The muezzin’s call in the city of Jerusalem beckons the city’s sleeping populace with the shower of praise for an almighty God — but a new bill backed by Israeli Prime Minister Benjamin Netanyahu seeks to muzzle it in order to curb the volume of calls to prayer from mosques.
While the draft bill applies to all houses of worship, it’s being seen as specifically targeting mosques, prompting government watchdogs to cite the bill as a threat to religious freedom.
“I cannot count the times — they are simply too numerous — that citizens have turned to me from all parts of Israeli society, from all religions, with complaints about the noise and suffering caused them by the excessive noise coming to them from the public address systems of houses of prayer,” Netanyahu said at the start of a cabinet meeting.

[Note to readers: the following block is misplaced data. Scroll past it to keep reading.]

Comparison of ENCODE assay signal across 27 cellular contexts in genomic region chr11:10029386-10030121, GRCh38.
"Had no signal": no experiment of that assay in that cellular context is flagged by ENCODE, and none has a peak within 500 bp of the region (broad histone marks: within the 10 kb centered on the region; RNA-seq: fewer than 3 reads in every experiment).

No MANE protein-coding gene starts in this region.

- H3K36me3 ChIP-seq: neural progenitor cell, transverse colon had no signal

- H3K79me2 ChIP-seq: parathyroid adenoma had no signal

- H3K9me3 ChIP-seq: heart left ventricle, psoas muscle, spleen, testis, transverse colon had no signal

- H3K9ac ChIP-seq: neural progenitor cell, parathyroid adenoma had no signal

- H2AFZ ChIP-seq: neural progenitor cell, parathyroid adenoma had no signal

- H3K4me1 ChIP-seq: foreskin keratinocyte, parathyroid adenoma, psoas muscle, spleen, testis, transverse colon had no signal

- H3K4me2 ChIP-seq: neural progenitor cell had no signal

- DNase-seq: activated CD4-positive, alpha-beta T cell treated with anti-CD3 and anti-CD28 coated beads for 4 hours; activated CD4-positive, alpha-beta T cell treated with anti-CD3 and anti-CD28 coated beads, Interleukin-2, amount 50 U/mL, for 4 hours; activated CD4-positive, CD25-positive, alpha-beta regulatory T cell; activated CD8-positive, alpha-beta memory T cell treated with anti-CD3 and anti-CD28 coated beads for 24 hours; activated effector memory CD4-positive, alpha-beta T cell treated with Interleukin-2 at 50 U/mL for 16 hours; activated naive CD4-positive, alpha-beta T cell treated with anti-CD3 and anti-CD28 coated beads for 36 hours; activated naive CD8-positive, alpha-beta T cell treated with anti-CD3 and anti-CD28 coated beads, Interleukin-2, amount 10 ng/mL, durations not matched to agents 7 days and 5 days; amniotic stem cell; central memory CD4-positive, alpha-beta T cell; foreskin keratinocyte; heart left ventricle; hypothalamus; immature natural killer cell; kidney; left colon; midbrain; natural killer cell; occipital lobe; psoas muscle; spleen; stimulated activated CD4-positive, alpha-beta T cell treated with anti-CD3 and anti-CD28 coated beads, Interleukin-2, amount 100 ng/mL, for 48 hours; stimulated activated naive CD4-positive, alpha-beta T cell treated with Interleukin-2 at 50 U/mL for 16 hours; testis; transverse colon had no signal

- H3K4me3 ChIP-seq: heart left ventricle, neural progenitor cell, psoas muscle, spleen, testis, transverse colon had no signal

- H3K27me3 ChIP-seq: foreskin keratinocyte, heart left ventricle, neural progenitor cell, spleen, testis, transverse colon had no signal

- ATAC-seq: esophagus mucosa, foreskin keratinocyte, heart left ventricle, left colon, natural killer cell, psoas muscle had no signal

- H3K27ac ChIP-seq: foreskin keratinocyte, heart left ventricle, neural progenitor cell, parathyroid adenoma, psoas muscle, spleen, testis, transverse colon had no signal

The Israel Democracy Institute, a non-partisan think-tank, has spoken out against the draft bill. On Sunday, one of their representatives accused Israel’s right wing of using the issue to gain political points, under the guise of improving Israelis’ quality of life.
“The real aim (of the bill) is not to prevent noise, but rather to create noise that will hurt all of society and the efforts to establish a sane reality between Jews and Arabs,” wrote Nasreen Hadad Haj-Yahya in the Israeli newspaper Maariv.
This post originally ran on teleSUR.